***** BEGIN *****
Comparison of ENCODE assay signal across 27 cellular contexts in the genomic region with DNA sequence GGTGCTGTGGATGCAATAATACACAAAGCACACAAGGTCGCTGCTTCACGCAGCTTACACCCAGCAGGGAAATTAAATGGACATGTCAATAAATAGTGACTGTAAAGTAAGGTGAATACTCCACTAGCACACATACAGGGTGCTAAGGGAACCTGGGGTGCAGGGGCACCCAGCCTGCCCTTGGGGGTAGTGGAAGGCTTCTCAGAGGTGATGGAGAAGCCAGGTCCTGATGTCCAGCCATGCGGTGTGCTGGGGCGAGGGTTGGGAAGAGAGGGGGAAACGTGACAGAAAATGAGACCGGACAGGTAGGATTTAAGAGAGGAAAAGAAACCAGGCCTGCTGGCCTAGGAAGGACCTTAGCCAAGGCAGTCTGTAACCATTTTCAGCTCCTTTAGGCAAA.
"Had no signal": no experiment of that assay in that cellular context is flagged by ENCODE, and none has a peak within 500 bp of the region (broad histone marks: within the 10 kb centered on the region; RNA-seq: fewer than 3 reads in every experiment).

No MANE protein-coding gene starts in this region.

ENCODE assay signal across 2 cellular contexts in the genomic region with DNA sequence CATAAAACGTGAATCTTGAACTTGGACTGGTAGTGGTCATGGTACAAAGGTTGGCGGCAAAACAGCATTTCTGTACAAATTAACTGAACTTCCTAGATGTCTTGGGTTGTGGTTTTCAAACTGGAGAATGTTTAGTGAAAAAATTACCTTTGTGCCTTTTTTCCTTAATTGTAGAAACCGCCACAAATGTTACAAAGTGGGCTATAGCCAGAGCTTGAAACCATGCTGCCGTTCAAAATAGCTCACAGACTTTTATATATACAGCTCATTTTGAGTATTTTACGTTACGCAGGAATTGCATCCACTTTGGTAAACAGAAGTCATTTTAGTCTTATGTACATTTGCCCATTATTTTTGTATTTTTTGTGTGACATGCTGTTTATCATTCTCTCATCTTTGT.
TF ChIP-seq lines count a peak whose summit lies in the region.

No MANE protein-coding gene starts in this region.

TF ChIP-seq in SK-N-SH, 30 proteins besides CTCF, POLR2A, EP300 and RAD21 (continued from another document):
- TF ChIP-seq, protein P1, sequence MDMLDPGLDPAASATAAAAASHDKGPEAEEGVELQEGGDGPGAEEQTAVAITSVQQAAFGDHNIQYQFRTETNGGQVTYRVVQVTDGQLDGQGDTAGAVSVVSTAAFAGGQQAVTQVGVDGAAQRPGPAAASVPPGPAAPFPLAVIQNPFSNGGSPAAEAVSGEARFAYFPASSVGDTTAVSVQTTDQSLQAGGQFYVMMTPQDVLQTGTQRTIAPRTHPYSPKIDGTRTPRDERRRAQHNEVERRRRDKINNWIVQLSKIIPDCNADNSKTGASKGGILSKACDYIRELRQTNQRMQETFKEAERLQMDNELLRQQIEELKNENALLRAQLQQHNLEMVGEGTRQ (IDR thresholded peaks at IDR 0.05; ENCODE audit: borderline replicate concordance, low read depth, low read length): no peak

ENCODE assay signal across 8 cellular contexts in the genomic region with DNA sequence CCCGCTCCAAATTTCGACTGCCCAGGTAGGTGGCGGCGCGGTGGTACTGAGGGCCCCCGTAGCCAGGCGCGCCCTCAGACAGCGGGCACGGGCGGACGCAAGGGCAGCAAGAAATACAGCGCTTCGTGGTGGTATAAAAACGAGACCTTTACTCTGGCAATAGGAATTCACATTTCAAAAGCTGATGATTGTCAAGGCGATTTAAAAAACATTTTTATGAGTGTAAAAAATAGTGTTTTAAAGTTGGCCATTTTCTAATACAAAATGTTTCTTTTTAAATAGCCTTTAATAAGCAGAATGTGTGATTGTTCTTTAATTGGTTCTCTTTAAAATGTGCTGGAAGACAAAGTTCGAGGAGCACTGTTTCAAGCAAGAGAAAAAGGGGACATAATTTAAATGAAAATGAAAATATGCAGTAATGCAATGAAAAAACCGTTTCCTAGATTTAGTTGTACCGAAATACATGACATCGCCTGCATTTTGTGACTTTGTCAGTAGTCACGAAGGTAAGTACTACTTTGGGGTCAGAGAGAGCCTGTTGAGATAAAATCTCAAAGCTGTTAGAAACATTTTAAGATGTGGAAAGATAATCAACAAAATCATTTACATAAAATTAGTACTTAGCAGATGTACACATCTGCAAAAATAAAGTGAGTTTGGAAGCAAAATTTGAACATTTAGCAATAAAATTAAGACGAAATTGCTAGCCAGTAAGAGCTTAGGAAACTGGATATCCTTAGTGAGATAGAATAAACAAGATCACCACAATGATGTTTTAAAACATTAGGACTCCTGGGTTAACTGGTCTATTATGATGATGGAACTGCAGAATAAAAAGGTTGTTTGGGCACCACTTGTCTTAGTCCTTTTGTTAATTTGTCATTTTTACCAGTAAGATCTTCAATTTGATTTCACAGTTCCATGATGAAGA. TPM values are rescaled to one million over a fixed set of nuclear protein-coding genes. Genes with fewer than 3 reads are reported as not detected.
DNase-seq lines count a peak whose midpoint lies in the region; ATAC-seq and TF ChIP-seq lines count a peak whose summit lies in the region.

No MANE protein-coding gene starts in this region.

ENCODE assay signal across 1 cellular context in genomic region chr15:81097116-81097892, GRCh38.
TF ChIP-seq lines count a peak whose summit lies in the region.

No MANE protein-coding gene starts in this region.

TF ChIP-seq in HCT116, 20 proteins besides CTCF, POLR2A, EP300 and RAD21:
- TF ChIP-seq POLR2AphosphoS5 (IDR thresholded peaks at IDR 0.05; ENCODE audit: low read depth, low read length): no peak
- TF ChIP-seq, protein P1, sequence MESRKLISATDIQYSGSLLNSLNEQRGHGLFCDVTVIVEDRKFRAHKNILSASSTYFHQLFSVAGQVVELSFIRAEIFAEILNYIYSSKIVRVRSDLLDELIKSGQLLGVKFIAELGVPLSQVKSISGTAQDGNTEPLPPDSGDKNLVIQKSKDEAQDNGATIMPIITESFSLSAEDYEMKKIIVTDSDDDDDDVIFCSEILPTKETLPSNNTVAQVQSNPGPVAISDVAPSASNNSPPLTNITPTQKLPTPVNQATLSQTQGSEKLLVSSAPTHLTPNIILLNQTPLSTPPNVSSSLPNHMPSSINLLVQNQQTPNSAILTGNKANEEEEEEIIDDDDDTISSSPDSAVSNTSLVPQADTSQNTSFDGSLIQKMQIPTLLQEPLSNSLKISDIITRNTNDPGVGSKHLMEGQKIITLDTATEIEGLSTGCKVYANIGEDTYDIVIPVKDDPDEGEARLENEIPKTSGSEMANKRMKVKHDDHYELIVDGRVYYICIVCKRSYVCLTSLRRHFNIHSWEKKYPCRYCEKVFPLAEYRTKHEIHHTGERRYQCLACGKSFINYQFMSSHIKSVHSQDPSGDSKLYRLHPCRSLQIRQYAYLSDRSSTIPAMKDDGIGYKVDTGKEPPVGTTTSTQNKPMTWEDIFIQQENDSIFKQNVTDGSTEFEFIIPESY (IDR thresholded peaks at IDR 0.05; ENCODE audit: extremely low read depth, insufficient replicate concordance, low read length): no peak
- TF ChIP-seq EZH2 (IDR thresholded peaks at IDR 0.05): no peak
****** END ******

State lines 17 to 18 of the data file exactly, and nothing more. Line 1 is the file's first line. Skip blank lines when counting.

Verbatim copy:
- TF ChIP-seq, protein P1, sequence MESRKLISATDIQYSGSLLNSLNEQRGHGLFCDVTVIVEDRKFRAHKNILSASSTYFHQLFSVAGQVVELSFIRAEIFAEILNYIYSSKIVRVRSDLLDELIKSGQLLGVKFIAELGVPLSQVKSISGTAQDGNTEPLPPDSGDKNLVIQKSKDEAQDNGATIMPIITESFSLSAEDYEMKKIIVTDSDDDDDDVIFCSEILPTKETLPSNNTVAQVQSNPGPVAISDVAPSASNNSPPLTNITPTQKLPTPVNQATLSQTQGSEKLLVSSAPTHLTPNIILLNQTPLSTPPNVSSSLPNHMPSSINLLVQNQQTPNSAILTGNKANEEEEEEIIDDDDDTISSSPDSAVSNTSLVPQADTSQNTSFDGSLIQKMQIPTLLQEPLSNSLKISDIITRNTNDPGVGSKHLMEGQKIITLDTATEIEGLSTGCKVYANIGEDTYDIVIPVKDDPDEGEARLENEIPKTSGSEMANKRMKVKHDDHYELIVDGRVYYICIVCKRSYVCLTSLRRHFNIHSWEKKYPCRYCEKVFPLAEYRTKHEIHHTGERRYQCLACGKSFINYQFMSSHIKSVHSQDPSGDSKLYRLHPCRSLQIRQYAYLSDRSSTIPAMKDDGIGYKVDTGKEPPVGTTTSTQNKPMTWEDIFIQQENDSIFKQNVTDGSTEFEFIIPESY (IDR thresholded peaks at IDR 0.05; ENCODE audit: extremely low read depth, insufficient replicate concordance, low read length): no peak
- TF ChIP-seq EZH2 (IDR thresholded peaks at IDR 0.05): no peak